Musical Dissonance and cognitive performance

This project is funded by a University of Liverpool's School of the Arts Postgraduate Research Studentship.

Research shows that listening to music can enhance cognitive performance on a variety of tasks. Nonetheless, the same music might not be consistently beneficial when used in different contexts (e.g. reading, solving mathematical problems, painting) and different individuals might also react to music very differently. Furthermore, many studies strongly suggest that dissonant sounds evokes "discomfort" and are processed differently in the brain and are related to reduced performance on cognitive tasks due to the fact that it interferes with cognitive functioning. We hypothesize that dissoance can actually have no deterimental effects for certain individuals and may even be benefitial in certain cogntive tasks due to the fact that perception, acceptance and preference towards musical dissonance is cultural- and context-specific. In this context,  our aim is to investigate the effect of musical dissonance on the performance of different cognitive tasks (e.g., problem solving, math, reading) whilst considering the role of individual differences (e.g. musical sophistication, personality, individual preferences, culture).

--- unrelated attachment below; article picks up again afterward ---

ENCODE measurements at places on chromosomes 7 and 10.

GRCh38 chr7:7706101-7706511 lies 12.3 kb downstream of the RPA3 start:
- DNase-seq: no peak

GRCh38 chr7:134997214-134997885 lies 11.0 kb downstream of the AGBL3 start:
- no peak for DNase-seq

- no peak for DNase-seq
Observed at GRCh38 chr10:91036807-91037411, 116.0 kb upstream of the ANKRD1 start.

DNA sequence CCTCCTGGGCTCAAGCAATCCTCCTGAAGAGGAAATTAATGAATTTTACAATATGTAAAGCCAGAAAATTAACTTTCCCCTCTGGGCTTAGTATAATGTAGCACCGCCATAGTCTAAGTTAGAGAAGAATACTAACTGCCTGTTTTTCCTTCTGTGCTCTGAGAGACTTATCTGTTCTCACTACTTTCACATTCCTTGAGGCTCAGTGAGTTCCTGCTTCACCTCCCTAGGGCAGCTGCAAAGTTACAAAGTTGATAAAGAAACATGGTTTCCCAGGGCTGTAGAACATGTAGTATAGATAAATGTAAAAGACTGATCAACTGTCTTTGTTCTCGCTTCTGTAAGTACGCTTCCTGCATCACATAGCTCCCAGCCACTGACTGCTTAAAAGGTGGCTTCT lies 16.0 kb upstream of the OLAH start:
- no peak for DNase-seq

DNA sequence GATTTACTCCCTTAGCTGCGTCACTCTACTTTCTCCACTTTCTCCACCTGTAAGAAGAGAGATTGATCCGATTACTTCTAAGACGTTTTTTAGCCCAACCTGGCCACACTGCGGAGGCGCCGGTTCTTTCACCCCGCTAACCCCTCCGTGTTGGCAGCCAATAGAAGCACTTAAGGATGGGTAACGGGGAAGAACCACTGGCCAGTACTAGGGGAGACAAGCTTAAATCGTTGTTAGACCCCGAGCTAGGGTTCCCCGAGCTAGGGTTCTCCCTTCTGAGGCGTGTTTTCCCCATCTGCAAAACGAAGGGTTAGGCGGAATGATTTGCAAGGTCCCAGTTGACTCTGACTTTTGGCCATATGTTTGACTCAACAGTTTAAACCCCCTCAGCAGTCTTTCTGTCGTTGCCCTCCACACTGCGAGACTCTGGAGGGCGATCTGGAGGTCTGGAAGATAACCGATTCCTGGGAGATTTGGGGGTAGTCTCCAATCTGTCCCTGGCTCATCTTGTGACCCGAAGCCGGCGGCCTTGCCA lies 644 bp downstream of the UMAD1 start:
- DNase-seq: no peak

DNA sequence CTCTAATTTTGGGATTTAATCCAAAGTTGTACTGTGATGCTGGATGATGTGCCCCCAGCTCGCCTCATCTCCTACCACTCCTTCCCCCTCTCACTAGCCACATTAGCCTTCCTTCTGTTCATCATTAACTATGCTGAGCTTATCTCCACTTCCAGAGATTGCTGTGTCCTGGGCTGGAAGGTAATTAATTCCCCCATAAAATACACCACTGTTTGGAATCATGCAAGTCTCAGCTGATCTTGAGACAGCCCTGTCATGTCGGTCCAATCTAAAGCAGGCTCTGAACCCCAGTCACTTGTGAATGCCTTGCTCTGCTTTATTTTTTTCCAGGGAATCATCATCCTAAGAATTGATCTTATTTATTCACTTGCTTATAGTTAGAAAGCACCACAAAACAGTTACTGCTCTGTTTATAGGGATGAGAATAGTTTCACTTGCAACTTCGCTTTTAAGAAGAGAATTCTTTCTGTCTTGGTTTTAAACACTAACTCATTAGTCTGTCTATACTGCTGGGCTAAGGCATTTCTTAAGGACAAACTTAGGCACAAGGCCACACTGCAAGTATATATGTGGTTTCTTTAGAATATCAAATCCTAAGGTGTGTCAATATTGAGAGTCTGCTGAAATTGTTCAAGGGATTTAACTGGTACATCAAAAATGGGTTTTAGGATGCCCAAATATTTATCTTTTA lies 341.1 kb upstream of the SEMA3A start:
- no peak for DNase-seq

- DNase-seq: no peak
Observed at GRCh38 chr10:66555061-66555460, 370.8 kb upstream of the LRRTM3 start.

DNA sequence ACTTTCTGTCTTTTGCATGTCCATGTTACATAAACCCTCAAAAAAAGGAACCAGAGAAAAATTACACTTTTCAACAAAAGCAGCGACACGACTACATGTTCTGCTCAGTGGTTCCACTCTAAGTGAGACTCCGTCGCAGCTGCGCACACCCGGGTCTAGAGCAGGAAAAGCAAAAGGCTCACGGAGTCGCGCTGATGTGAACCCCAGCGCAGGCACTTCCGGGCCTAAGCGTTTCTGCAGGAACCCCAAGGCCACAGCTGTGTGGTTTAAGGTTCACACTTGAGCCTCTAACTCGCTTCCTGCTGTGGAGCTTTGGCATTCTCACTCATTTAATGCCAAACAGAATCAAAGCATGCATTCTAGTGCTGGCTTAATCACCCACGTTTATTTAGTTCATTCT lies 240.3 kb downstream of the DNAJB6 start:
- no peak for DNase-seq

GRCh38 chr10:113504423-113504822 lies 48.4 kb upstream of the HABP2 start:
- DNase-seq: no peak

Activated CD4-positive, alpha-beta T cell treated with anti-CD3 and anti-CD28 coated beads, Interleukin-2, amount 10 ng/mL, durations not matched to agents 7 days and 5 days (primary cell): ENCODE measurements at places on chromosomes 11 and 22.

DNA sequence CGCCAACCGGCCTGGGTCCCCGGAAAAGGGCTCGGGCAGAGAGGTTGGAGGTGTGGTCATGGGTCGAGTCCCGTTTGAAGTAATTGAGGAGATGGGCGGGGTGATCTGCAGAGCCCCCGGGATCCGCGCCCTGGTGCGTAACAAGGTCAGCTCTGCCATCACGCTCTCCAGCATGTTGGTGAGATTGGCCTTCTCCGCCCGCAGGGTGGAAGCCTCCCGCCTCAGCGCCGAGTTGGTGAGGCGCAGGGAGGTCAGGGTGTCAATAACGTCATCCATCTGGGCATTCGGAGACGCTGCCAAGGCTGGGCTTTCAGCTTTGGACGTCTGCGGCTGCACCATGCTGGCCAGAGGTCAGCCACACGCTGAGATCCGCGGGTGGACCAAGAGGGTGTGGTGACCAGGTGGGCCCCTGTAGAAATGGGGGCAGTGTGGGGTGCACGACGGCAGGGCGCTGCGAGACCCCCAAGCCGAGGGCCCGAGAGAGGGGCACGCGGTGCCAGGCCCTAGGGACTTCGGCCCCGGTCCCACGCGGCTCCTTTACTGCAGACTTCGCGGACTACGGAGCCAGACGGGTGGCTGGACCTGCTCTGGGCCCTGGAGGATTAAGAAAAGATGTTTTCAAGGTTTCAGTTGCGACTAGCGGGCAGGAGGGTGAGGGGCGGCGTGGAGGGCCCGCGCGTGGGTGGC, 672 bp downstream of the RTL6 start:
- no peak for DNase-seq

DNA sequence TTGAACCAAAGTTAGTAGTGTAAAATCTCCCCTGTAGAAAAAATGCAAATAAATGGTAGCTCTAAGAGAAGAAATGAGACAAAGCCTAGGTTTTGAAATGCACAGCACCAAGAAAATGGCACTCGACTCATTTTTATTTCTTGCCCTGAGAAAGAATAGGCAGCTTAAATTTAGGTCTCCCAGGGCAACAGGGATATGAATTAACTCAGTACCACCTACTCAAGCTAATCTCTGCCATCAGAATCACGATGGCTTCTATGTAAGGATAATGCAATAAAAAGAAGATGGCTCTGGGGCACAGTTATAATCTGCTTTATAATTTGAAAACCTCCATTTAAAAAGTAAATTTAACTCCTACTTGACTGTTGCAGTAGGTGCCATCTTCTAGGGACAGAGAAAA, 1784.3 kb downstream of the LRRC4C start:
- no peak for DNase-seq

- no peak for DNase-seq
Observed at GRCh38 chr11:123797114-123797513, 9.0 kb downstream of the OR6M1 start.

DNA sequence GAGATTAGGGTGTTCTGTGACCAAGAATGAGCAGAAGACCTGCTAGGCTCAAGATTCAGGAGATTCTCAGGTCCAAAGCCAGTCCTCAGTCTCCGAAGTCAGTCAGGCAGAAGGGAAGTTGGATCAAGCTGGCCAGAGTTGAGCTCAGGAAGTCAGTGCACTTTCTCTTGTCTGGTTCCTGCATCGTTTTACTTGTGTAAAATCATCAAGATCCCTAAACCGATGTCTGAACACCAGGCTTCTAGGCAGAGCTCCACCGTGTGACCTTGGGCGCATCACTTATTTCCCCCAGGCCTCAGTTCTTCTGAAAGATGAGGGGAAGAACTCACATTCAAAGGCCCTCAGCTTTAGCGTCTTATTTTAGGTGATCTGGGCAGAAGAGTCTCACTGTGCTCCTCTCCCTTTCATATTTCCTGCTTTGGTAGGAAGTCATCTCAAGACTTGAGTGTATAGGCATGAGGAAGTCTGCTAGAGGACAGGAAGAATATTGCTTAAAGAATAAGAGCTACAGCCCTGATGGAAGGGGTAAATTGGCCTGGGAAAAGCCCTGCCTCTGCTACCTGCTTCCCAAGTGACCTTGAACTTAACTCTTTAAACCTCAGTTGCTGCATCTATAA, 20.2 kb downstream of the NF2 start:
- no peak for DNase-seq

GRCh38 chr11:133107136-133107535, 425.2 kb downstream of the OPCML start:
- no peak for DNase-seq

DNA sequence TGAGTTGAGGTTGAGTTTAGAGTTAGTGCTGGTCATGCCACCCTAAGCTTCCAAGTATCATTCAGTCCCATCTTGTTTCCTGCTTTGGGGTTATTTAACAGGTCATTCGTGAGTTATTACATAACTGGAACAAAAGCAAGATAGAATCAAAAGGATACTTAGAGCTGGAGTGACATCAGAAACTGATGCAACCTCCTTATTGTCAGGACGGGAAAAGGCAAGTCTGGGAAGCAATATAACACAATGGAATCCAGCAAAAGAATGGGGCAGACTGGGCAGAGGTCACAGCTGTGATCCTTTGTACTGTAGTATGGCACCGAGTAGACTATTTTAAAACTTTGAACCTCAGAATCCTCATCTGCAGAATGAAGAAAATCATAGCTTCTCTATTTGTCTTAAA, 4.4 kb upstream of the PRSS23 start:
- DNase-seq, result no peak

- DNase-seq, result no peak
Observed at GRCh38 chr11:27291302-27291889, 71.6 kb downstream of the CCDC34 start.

Yi Ting Cheah

Ph.D candidate

Supervisory team

Dr Eduardo Coutinho
Professor Michael Spitzer

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